While Communications Minister Dayanidhi Maran is basking in the glory of both the massive growth in the telecom sector as well as the number of prestigious foreign investment projects he's getting to the country, the latest being Cisco Systems, there's a huge problem in his backyard that he needs to address. And that's a near-complete logjam when it comes to implementing the recommendations of the telecom regulator, the TRAI. As a result of this, while anywhere between 2-2.5 million subscribers get added to the telecom network every month, the congestion on the network has multiplied to almost intolerable levels. In July, according to the TRAI which monitors this, there were about 86 Points of Interconnection (a PoI is the junction where, for instance, a Reliance network connects to a Bharti
one) where the congestion levels were as high as 10 per cent, itself 20 times worse than the benchmark -- this was up to 122 PoIs in August. At the heart of this is, with a few exceptions, the refusal of the government-owned operator, Bharat Sanchar Nigam Limited (BSNL) which controls 79 per cent of the country's fixed lines, to allow private operators to connect to its customers. The TRAI has given instances of 918 such cases of pending demands of which 367 have been pending for more than a year. The problem here is that while the TRAI has ordered that such interconnection be provided within a maximum of 90 days, BSNL refused to do so and challenged the order at the telecom tribunal, the TDSAT which ruled that the TRAI did not have the power to order interconnections. The TRAI has challenged this is the Supreme Court, but till now no date has been set for the hearing. Since interconnection is the life-blood of telecom, clearly it is up to the ministry of telecom to amend the law and remove this lacunae which prevents the regulator from ordering interconnection -- yet, the ministry has chosen to sit around doing nothing, leaving it to the courts to decide the matter in their own sweet time.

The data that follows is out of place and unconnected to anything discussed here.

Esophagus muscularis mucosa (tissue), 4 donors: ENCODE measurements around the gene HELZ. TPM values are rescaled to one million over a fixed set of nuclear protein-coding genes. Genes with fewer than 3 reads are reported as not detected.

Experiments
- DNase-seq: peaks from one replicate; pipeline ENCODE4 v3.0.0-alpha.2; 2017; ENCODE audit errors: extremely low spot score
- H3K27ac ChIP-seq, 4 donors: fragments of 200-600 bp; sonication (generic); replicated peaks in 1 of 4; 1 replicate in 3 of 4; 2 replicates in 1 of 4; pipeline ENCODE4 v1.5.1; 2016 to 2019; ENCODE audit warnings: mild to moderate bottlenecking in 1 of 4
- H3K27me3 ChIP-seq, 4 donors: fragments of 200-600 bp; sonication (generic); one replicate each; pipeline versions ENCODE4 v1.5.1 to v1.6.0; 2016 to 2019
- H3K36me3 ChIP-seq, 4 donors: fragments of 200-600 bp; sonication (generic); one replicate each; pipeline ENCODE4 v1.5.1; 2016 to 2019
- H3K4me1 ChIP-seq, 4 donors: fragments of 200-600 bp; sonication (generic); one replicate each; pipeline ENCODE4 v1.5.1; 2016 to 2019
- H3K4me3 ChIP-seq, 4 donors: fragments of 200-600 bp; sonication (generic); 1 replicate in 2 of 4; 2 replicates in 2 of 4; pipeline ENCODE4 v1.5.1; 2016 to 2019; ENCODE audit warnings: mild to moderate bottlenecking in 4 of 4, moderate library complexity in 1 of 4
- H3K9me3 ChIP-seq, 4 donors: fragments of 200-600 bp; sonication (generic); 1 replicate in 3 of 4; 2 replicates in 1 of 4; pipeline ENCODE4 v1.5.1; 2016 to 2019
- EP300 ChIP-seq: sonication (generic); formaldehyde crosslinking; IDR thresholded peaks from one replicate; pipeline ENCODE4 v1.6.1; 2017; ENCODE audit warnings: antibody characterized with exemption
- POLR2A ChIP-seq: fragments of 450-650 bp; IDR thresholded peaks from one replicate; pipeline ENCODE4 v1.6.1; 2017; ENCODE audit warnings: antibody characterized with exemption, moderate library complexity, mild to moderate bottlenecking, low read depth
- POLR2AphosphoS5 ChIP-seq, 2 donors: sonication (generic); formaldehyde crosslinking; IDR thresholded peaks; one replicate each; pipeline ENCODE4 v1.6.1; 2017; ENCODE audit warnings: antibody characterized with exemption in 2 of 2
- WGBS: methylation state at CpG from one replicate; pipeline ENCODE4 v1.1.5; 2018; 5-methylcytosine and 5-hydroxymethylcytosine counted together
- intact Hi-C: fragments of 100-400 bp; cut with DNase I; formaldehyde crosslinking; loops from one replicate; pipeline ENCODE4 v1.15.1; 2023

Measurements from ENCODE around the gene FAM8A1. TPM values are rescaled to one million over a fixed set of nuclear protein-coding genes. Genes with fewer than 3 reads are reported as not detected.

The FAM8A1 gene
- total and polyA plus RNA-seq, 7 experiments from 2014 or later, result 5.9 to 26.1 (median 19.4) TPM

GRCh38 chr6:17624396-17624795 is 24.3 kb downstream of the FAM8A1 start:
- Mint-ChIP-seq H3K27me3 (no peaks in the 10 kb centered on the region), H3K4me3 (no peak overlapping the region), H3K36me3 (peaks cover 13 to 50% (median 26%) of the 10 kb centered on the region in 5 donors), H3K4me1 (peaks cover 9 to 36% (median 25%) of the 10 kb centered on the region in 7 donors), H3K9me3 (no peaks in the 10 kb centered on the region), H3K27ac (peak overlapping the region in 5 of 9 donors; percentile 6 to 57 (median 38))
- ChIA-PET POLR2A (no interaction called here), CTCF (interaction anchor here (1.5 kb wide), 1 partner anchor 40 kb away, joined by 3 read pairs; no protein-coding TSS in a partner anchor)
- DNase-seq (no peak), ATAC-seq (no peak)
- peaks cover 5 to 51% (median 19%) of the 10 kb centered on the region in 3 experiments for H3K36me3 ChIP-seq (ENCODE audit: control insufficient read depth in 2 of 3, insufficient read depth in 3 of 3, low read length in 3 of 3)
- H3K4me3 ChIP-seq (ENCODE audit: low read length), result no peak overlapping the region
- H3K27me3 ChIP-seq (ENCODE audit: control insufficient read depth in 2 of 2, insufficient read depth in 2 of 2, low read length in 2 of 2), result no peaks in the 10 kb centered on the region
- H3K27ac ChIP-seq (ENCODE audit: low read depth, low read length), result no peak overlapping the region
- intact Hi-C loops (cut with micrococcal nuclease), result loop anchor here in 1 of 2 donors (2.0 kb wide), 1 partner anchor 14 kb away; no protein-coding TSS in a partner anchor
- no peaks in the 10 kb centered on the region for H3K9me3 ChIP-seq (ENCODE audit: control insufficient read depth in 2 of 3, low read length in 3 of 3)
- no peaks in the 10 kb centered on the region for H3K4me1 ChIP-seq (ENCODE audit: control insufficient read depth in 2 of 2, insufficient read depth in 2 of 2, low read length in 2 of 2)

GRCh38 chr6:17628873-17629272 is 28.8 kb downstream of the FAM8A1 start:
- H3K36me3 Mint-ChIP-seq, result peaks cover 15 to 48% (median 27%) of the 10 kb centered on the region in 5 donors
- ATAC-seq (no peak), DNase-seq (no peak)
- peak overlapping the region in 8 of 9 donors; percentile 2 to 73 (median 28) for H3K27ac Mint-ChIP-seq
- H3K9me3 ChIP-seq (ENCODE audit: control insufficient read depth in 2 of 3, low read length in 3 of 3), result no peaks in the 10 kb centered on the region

The regulatory stillmate doesn't end here either since most recommendations made by the TRAI over the past year or so have been met with stony silence from the ministry. So, it has not moved on the TRAI recommendations on unified licensing which would allow users to offer any service, telephone or TV or internet, on a single license -- to be fair, the license fee recommended by the TRAI was excessive, but the government hasn't rejected it either. No action has been taken on the TRAI's recommendations to reduce tariffs for VPN services on the internet -- indeed, in an interview to this newspaper, British Telecom has said it had applied for a VPN license in March but has still not been given this. Nor has the telecom ministry asked TRAI to give its recommendations on reducing international and national long distance tariffs (under the law, a TRAI recommendation is mandatory before the ministry makes any decision), and the move to reduce the Access Deficit Charge paid by telecom users across the country to BSNL also remains in a limbo. The recommendation that, as in the rest of the world, the incumbent operator (BSNL) should be forced to allow others to use its last-mile access to provide broadband internet services, though desirable from the nation's point of view, has been rejected by the government. While many blame the current problem on the apparent personality clash between the TRAI chief and the telecom minister, there can be no change unless BSNL is forced to observe regulatory discipline. In any case, since the TRAI chief is there till the end of March, waiting for him to go is clearly no solution.